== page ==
On Physical Traits

Romantic love often begins with physicality. People are embodied beings and communicate with the world through their bodies. In cultures where marriages are arranged, physicality is not a major problem in the selection of partners. But in urban and advanced societies with strong emphasis on romantic love and falling in love before marriage, physical looks play an important role in the selection of partners. Research has shown that it only takes between 90 seconds and 4 minutes for a person to fall in love at first sight or fancy someone. And what usually attracts the person during this moment is not what the other says, but what his or her presence projects through body language (55%) and the tone and speed of the voice (38%). The content of what the person says is only 7%.

There has to be some sort of physical basis before two strangers fall in love. People have some minimum standards of beauty which he or she learned through social learning. This is usually attuned to his or her cultural upbringing and taste. Thus, “loving one’s own” is a common pattern in falling in love. People with similar culture, race, ethnicity, social class, religion, geographical location, and social categories usually more disposed to fall in love with each than those with more dissimilarities and cultural incompatibilities. Cultural similarities reduce a lot of social barriers that make the love relationship easier to maintain. A study published in the journal  Psychological Science found that men who live in cultures where food and money are scarce tend to find heavier women more attractive than thinner ones. These men may see the extra pounds as a status symbol; a buxom figure signals having the means to purchase plenty of food.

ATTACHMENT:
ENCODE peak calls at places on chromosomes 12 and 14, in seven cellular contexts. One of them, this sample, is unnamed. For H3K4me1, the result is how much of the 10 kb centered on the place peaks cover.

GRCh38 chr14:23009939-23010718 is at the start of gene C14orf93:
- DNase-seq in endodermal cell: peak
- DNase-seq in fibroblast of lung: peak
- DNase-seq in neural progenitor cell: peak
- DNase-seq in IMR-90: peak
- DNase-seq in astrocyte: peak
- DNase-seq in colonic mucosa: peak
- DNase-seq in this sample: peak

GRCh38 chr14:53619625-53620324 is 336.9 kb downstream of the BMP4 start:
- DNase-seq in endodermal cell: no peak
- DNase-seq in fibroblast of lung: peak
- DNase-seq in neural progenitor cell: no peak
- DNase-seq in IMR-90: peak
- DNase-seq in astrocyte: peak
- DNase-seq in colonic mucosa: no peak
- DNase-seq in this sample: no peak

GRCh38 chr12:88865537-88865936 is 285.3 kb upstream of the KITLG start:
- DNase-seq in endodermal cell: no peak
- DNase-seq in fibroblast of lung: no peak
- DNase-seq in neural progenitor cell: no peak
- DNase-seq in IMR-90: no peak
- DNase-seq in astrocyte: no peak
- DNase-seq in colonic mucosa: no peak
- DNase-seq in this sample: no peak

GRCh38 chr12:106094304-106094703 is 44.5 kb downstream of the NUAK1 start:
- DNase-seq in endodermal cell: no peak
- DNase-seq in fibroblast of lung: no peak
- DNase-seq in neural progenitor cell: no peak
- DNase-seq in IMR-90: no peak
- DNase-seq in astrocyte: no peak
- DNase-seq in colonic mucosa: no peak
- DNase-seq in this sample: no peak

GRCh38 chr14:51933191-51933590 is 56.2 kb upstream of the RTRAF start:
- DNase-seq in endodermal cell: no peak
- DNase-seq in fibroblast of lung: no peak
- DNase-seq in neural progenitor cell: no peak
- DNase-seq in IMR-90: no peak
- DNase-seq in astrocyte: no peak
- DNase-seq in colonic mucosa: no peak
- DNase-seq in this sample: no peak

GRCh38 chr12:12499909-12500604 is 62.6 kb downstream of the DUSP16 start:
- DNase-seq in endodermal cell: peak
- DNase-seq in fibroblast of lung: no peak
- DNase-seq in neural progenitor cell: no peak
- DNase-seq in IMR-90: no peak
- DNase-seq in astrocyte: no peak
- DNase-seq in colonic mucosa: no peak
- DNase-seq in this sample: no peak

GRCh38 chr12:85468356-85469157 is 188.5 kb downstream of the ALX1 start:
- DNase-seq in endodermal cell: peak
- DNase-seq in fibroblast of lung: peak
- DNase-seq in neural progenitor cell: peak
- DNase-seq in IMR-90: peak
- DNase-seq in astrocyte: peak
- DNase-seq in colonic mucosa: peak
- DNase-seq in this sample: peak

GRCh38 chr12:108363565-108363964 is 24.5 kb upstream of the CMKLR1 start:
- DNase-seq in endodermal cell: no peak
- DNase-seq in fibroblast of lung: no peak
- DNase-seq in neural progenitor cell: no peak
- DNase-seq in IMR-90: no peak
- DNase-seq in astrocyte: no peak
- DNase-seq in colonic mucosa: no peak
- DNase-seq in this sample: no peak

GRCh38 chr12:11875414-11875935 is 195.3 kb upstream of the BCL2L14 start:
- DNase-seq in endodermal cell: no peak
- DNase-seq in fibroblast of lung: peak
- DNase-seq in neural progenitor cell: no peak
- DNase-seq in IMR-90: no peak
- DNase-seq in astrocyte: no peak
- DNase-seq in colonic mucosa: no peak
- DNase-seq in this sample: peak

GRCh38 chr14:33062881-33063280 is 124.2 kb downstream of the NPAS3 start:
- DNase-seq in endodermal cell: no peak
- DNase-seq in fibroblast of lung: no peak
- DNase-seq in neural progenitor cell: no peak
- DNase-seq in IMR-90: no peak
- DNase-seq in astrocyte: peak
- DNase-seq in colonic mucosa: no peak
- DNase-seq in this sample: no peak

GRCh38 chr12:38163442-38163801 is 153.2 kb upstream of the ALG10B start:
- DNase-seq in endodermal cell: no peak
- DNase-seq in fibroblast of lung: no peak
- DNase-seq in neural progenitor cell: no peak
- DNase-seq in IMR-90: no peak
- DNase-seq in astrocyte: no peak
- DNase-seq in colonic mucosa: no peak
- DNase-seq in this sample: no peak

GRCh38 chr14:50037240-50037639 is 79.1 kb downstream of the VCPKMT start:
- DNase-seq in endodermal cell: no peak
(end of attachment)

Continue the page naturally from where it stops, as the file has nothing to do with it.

People with similar cultural background share similar standards of beauty and are, therefore, more likely to fall in love than complete cultural strangers. Of course, with the advent of digital technology and the Internet, people’s standards of physical beauty may become hybrid or mixed, especially to those who are heavy users of the multi-cultural world wide web. Cultural diffusion through the Internet can change people’s standards of beauty and love and can make them accepting of foreign standards of falling in love.

It’s probable that a person “falls in love for the first time” because of the physical presence of the other as resembling somebody, whether real or imagined, whom he or she idolizes or had a crush, whether a celebrity, a friend, former classmate or officemate or anybody he or she had been attracted to. The person’s wish list of an ideal romantic partner immediately become active during the first encounter and “falls in love” with somebody he or she has not been known acquainted with. Although popularly considered as “love at first sight”, experts and moralists do not generally consider this as love but infatuation and only a first step towards true love. Using biological theory, Helen Fisher of Rutgers University also considers “love at first sight” as only the first of the 3 stages of love: lust, attraction and attachment. For her, the first stage of love is only lust. This is the amazing moment when two people are driven by the sex hormones of testosterone and estrogen. In the second stage, the couple is truly love-struck and can think of little else. And in the third and attachment stage, the couple is bonded together long enough to have and raise children.